Vaccinated Americans have been cleared to travel again, per updated CDC guidelines. But agency director Rochelle Walensky insists that they shouldn’t. The mixed messaging is the latest Covid-related muddle from Walensky.
The US Centers for Disease Control and Prevention (CDC) released a set of updated guidelines on Friday, which allow Americans to travel internationally and domestically without a negative Covid-19 test, as long as they received their last vaccine shot no less than two weeks before departure. Walensky announced the new rules at a White House press conference on Friday.
Travelers should still wear masks and practice social distancing, but won’t have to quarantine upon return.
While the news was no doubt well received by frustrated Americans and the beleaguered airline industry, Walensky immediately tempered her optimism.
Despite saying it was “low risk” to do so, Walensky reminded listeners that cases of Covid-19 are on the rise in the US, and regardless of vaccination status, the CDC is still “not recommending travel at this time.”
“The science on Covid-19 is constantly evolving,” Walensky stated. However, so too is Walensky’s messaging. The CDC was forced earlier this week to walk back a statement by the CDC boss on Tuesday, in which she declared that “vaccinated people do not carry the virus, don’t get sick, and that is not just in the clinical trials but it’s also in real world data.”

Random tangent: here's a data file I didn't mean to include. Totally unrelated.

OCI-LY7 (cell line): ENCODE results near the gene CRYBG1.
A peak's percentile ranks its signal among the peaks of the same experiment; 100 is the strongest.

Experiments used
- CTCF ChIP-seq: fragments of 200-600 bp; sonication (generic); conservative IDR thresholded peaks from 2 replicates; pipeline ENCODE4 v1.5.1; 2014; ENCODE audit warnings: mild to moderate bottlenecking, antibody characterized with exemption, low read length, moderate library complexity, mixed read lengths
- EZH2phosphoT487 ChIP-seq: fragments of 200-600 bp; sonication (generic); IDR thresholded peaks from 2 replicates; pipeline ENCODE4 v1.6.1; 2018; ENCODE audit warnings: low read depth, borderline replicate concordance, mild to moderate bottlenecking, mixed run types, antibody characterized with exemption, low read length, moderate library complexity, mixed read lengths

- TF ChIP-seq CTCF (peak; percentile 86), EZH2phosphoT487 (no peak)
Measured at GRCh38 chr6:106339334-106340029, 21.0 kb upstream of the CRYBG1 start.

lol this is incredible. CDC this week:”impending doom””Vaccinated people do not carry the virus””safe to travel””should still not travel”I understand there are a lot of nuances but there’s gotta be a better way to communicate this stuff https://t.co/84qrIv61zt
— Christopher Ingraham (@_cingraham) April 2, 2021
Her statement came a day after a CDC study found that vaccines by Pfizer and Moderna reduce the risk of Covid-19 transmission by up to 90%. This study provided the impetus for the latest relaxation in guidelines too, but the CDC immediately followed her shot of hope with a chaser of reality.
“Dr. Walensky spoke broadly during this interview,” an agency spokesman told The New York Times on Thursday. “It’s possible that some people who are fully vaccinated could get COVID-19. The evidence isn’t clear whether they can spread the virus to others. We are continuing to evaluate the evidence.”
One year into the coronavirus pandemic, the public has gotten used to shifting guidelines and conflicting advice. White House coronavirus adviser Anthony Fauci has drawn flak for his own fluctuating opinions, most notably his insistence at the outset of the pandemic that face masks were unnecessary, and his repeated discounting of the idea that “herd immunity” as a result of prior infection, plus vaccines, may shortly resolve the pandemic.
More than 50 million Americans are now vaccinated, and according to CDC figures, more than 150 million individual doses have been administered. To date, more than 31 million cases of Covid-19 have been recorded in the US, along with 566,000 deaths.
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